There are about 20 fans behind the TCU bench, a banner-bearing crowd with signs that read "We *heart* # 50" and "# 50 WNBA Bound." Though they come from South Florida, some wear Horned Frog-purple T-shirts that carry the Superman insignia. Others are raucous and dance when the latest hit from Ciara plays during a timeout. Among this group, but not of it -- you can tell by her uneasiness -- is a middle-aged woman wearing sunglasses, a leather jacket, plaid pants, and knee-high boots. She stands and walks around the arena as the game progresses.

It's senior day at TCU, and the Horned Frogs are playing Houston. Sandora Irvin's off to a great start. By halftime, she has ten points and five blocks.

What a season she's had. She again broke TCU's single-season scoring record. Became TCU's all-time leader in points, rebounds, and blocked shots. Became the first player in school history to record a triple-double, with 20 points, 18 rebounds, and 16 blocks against the University of Alabama at Birmingham. The 16 blocks were a record; no NCAA basketball player, male or female, had ever blocked more than 15 in a game. In February, she became the all-time NCAA leader in blocked shots. Was selected to the Conference USA All-Decade team. Was named C-USA Player of the Year...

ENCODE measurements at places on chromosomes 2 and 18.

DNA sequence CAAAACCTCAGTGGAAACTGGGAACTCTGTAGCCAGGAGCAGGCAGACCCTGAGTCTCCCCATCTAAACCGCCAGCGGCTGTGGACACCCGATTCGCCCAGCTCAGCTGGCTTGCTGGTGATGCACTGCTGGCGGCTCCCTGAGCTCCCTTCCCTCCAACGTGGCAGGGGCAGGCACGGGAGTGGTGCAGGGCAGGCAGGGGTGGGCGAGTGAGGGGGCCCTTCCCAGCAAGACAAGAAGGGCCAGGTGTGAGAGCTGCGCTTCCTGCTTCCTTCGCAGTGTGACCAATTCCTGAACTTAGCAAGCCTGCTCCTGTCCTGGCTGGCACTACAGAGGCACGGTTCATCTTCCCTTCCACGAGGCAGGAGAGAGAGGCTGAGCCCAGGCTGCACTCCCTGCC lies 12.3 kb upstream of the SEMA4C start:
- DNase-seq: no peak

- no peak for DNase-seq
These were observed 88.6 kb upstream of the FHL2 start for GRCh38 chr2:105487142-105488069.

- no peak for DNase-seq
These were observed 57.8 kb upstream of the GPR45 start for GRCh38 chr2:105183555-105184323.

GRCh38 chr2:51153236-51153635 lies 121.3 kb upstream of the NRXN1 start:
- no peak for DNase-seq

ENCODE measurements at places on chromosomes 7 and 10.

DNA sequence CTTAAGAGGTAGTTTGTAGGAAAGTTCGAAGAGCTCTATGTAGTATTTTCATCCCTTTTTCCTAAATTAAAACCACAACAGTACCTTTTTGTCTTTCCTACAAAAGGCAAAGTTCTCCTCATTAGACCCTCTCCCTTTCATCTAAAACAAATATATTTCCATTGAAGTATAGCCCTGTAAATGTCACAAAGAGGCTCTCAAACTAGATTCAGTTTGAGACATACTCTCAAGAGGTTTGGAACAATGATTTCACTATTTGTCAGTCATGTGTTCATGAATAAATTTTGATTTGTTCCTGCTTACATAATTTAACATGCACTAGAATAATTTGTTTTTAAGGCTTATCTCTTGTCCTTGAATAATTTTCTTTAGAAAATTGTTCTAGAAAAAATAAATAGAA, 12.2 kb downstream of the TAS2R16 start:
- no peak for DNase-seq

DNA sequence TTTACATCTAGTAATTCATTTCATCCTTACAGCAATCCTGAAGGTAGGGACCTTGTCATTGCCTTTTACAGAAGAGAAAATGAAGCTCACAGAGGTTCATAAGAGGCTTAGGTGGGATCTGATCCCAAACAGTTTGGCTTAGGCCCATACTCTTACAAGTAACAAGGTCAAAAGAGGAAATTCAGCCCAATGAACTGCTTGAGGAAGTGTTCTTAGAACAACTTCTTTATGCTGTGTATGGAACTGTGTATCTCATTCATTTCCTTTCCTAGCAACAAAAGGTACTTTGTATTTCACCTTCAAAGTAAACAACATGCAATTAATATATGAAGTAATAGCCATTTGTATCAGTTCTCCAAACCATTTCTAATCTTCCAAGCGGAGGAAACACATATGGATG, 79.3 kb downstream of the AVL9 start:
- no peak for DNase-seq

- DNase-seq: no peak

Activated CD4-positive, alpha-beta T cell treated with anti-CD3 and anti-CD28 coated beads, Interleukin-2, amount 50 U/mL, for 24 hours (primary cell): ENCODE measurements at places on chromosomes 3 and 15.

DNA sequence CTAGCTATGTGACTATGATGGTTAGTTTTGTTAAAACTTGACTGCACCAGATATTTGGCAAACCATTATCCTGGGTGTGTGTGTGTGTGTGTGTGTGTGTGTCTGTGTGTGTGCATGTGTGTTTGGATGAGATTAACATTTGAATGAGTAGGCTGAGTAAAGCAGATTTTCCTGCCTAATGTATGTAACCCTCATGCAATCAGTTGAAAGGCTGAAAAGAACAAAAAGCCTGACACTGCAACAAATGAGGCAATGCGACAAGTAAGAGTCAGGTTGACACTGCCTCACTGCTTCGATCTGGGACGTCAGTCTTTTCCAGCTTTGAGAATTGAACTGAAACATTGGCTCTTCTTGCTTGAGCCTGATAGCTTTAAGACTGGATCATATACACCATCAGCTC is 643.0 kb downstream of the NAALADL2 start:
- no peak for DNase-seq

Four years later, just as she'd hoped, her name is all over those record books.

She calls her father about three times a week. Things are better. Daughn Irvin's spent the past seven days in Texas, watching Sandora's final three regular-season games. "I wanted to be here for this week," he says.

TCU loses to Houston, despite Sandora's 21 points, eight rebounds, and seven blocks. Amid the post-game handshakes, arena officials escort the woman in knee-high boots to the court. She's Angela Hollis. Sandora, it turns out, flew her mother in just to treat her. She had recently left jail following another cocaine charge.

With her parents standing behind her, Sandora's honored at half court. A bouquet of flowers. A framed portrait of herself in uniform. A standing ovation. Minutes later, with the bouquet now in her own arms and sunglasses once more on her nose, Angela Hollis sits not far from the rest of Sandora's family, more at ease than earlier, accepting praise for her daughter from passersby.

A man she does not know asks to sit with her. Her back straightens. She pauses to consider the offer. When she says yes, her voice is tense and high. Given your history, he says, given your daughter's history, what does it mean to be here today? To know that, despite all the things that have happened in the past, Sandora wanted you present for this?

"Oh," she says, her voice wavering now. She considers her words. Her sunglasses have slid down the bridge of her nose. You can see the red in her eyes. "I..." A short pause. "Overwhelmed. Very overwhelmed."

 

-- Staff Writer Sam Eifling contributed to this report